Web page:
The Ministry of Health funds 95 percent of the country’s TB program. International donors including USAID, account for 5 percent of the budget. “But this 5 percent is very critical. It supports research and innovation and the introduction of new pilot programs. After USAID introduces a new pilot and has promising results, it presents the proof of concept to the Ministry of Health, which then provides funding to roll out the program nation-wide,” says Dr. Adenov. “USAID plays a vital role in introducing scientific innovation and cutting-edge technologies to Kazakhstan’s National TB Program. I hope for this reason, USAID will continue to partner with us in the fight against TB.”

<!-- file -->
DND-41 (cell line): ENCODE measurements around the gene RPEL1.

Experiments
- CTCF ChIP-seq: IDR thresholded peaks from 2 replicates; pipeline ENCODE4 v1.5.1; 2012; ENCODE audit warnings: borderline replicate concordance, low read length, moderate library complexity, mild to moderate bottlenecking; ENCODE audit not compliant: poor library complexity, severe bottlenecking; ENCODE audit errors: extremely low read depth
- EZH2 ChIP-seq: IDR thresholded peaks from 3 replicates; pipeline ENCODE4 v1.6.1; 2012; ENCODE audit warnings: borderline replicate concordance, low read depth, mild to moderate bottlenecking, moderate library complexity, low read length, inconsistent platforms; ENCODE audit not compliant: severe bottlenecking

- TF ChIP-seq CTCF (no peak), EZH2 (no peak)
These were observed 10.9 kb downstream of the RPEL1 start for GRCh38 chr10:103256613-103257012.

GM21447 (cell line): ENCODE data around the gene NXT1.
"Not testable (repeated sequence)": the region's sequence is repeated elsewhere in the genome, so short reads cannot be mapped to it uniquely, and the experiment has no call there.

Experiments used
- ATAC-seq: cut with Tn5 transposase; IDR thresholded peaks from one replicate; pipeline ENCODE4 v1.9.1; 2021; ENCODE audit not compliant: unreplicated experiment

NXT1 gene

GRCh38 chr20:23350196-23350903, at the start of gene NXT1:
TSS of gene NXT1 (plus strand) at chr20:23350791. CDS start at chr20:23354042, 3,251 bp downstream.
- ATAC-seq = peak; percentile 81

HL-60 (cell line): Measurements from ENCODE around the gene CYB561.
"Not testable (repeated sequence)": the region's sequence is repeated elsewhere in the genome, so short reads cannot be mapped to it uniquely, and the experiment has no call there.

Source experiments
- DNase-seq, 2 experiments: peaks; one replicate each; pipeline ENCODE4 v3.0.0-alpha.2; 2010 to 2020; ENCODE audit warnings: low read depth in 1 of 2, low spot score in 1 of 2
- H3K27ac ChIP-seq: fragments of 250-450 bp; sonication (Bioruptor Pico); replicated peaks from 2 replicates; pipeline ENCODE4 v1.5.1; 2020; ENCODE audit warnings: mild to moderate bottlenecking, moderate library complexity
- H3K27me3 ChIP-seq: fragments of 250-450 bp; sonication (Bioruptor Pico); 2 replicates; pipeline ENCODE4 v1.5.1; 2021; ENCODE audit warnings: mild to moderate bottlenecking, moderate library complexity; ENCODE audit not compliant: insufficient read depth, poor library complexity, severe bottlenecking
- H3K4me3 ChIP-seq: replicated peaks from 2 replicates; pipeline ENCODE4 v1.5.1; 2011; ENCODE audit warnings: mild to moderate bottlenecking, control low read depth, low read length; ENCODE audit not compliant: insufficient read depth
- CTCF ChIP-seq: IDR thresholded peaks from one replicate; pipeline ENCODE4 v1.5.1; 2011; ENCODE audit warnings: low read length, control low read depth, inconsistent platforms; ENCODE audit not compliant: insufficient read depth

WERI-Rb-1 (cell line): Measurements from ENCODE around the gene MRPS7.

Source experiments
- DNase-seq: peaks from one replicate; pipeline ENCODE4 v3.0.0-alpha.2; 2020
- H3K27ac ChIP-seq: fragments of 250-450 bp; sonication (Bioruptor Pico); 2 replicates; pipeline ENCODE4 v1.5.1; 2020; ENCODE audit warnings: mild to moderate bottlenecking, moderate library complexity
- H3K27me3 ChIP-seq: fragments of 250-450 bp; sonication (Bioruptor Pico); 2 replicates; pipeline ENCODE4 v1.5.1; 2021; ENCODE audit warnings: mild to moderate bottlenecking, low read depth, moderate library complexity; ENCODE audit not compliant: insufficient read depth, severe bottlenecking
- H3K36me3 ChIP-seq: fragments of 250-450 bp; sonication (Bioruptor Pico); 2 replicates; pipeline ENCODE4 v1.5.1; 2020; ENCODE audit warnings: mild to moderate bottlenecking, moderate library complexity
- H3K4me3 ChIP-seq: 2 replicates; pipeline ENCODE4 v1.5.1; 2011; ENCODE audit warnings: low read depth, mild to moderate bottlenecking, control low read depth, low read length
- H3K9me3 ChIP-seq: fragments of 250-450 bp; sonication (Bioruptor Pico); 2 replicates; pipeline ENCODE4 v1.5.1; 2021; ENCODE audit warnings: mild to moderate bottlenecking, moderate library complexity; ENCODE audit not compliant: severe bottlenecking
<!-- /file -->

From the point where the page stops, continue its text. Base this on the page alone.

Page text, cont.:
Eliminating TB

Dr. Adenov is hopeful that one day Kazakhstan will eliminate TB from the country. “But it’s a daunting task because of the prevalence of latent TB which is hard to detect. Perhaps by 2030, we will be close to achieving this vision.” 

Kazakhstan has made great strides to defeat TB and yet there’s more to be done. The desire to end this epidemic keeps Dr. Adenov motivated. “This is my country. I feel responsible for its future. Throughout my career I’ve seen that TB can be controlled and cured. I believe we will one day finally beat TB,” says Dr. Adenov. 

ABOUT THIS STORY:

In 2021, the United States is celebrating 30 years of diplomatic relations with Kazakhstan. The American people, through USAID, have invested more than $700 million in Kazakhstan since 1992. This story highlights U.S.-Kazakhstan decades' long partnership in the fight against TB. #USKZ30 #KZUS30

Narrative: Hazel Correa, Sr. Regional Development Outreach and Communications Coordinator, USAID Central Asia

Last updated: May 26, 2022